Her hair is glossy-pale. Slicked across her head into a neat ponytail with a hint of a curl at the end. Part blonde, part blue, pale blue. Colours of a clear winter’s sky on the eastern horizon, seconds after the sun has set.
Her head is turned to look at the window. She can’t see out.
The night is dark, raindrops cling to the dirt-streaked glass, glisten in the swift-passing lights of the suburbs.
But perhaps she sees something, not nothing.
Her legs are pipe-cleaner thin. Threaded into pale jeans, improbably tight. Slashed, but clean.
One leg, the left, is crossed over the other, her left foot tucked behind her right calf. Contorted. Yet ballerina-graceful.
She hunches forward, one arm wrapped around her middle, her hand grasping her side as if to hold herself together. The other hand cups her mouth, hiding her expression.
But her eyes can’t be hidden.
Sad? Fearful? Both?
She is scrunched. As if she would like to screw herself up, like an old till receipt, a final demand, a rejection, and throw herself in the bin.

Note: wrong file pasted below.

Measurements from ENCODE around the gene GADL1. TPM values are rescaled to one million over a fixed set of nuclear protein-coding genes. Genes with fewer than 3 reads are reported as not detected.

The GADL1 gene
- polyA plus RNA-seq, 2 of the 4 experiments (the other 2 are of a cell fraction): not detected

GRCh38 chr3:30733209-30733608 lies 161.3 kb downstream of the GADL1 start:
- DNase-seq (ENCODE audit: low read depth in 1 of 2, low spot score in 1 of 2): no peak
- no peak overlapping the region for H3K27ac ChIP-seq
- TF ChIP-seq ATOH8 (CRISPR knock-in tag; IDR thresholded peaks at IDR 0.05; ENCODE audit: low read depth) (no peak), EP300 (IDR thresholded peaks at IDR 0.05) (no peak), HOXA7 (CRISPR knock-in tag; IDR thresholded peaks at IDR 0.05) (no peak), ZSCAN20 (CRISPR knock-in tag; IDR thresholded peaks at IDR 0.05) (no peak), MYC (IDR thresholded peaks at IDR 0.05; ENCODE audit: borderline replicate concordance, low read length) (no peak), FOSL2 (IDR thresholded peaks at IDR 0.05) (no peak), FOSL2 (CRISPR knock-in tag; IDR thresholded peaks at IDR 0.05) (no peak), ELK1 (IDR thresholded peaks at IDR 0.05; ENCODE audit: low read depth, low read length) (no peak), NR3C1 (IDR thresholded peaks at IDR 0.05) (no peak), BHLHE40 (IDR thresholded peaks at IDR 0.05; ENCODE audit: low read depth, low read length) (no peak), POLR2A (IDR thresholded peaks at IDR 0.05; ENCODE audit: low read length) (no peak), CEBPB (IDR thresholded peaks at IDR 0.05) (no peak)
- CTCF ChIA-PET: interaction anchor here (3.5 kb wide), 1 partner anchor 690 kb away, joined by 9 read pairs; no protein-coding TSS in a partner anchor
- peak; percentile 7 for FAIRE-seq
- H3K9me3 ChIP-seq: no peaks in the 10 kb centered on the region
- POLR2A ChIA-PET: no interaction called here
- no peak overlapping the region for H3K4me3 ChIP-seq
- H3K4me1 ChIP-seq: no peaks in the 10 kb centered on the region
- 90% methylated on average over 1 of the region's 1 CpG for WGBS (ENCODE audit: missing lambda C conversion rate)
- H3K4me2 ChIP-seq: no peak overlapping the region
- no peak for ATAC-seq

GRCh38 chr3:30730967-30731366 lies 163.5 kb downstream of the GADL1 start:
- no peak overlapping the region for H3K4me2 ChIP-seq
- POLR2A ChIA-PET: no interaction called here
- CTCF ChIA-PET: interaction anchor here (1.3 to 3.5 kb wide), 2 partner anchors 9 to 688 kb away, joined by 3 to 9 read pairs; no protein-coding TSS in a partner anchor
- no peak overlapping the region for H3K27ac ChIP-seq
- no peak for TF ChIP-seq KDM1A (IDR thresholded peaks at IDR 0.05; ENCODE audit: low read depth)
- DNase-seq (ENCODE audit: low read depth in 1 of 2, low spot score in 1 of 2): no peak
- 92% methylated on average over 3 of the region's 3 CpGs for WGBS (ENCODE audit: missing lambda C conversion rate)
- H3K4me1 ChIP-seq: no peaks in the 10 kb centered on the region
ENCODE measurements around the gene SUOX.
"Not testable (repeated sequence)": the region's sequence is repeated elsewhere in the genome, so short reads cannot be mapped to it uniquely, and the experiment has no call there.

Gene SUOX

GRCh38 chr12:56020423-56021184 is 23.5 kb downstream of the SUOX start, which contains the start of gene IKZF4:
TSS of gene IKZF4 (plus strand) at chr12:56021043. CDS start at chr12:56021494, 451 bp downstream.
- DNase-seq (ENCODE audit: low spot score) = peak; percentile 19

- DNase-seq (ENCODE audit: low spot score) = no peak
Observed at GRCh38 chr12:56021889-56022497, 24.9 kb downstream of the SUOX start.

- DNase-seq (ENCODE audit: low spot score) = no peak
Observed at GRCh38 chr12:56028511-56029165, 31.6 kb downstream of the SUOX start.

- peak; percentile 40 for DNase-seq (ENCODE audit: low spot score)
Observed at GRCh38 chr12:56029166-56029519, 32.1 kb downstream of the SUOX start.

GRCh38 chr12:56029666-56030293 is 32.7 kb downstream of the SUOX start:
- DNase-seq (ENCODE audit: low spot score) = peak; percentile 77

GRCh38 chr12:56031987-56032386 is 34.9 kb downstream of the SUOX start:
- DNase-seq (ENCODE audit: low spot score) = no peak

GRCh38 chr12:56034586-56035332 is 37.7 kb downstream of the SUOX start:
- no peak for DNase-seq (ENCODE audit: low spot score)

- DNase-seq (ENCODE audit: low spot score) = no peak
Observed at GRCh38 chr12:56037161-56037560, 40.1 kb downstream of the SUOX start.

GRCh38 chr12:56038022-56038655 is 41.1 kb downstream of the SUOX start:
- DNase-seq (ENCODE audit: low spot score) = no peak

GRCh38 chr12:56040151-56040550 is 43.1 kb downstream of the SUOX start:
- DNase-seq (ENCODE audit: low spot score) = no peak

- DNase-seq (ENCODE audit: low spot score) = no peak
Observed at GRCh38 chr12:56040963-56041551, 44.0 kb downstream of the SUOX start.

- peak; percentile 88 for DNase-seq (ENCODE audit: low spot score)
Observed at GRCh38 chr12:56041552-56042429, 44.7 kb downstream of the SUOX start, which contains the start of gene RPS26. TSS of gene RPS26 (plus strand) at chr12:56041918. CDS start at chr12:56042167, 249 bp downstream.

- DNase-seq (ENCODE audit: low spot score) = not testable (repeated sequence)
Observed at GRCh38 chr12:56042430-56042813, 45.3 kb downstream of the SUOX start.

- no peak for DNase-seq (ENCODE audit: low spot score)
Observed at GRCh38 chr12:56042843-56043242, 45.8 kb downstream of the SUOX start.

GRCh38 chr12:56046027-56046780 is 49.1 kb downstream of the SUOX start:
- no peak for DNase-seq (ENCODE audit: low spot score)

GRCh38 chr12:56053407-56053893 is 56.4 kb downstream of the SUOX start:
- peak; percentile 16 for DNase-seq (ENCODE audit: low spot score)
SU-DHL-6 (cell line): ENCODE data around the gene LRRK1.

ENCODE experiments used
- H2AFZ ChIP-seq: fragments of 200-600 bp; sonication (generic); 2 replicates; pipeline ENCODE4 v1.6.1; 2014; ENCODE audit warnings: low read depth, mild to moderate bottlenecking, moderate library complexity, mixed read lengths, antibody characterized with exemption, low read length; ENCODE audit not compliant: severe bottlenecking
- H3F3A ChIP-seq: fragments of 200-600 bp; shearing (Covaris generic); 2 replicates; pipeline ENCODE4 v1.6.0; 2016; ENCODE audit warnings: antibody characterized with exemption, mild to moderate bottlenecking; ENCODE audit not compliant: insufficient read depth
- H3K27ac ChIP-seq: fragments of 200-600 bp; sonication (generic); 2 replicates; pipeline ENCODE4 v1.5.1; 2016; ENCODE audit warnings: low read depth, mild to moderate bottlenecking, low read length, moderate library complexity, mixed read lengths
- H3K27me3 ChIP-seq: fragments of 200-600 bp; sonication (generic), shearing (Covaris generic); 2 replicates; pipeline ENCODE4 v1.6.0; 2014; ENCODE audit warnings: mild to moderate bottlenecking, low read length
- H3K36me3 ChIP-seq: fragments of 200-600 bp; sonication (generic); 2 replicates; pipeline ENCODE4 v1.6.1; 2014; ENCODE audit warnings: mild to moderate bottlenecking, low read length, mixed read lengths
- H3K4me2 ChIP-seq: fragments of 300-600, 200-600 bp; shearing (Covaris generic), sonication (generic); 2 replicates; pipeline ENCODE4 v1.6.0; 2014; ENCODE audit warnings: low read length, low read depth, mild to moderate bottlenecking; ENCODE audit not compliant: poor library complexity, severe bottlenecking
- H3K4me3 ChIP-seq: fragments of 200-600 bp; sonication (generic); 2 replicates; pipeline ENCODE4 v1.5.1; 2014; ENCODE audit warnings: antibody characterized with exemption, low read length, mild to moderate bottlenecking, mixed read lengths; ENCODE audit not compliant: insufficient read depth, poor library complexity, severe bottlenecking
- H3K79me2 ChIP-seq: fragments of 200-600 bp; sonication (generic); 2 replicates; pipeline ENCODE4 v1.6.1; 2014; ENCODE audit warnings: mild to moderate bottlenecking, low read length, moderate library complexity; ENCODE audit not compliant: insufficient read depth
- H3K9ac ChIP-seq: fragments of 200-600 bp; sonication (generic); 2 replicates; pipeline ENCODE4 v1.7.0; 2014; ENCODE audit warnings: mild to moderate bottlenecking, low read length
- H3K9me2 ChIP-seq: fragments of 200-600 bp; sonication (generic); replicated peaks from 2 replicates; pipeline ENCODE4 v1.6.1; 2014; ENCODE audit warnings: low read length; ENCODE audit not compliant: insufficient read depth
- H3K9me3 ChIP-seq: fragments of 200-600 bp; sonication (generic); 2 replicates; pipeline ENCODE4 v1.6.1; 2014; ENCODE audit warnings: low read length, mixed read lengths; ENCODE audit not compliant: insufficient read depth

This is the first of four pen portraits I plan to publish, one for each week of Advent, with some ideas for charities to which you might donate. The choices are personal and subjective.
This is a terrible time of the year to be lonely, to be suicidal. There is so much talk of joy and happiness, merriment and family that a person living a grey life can feel like the only one excluded from a brightly coloured world.
The British charity, Samaritans, is especially relevant to this observation on my local train service, Merseyrail. Here’s an extract from the Samaritans’ website:
“Since 2010, as part of their partnership with Network Rail and the wider rail industry Samaritans has trained almost 18,000 rail staff and British Transport Police officers with the skills to help someone at risk of suicide on the railway. Over 2500 have also been trained with skills to recognise the symptoms of trauma in colleagues and to help them seek support.”
The Samaritans organisation does much more than that and you can learn more (and donate) here:
It is more difficult to track down an organisation that works on mental health internationally, but these professionals seem to be doing a worthwhile job, spreading more enlightened methods of treating mental illness around the world – and they can accept donations:
Have I told you lately how much I love your writing? And your big heart, too. Thank you for this beautiful but heartbreaking post. xx
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Oh, you single-handedly make it [almost] worthwhile Heide! Thank you. She worried me, I must say. xx
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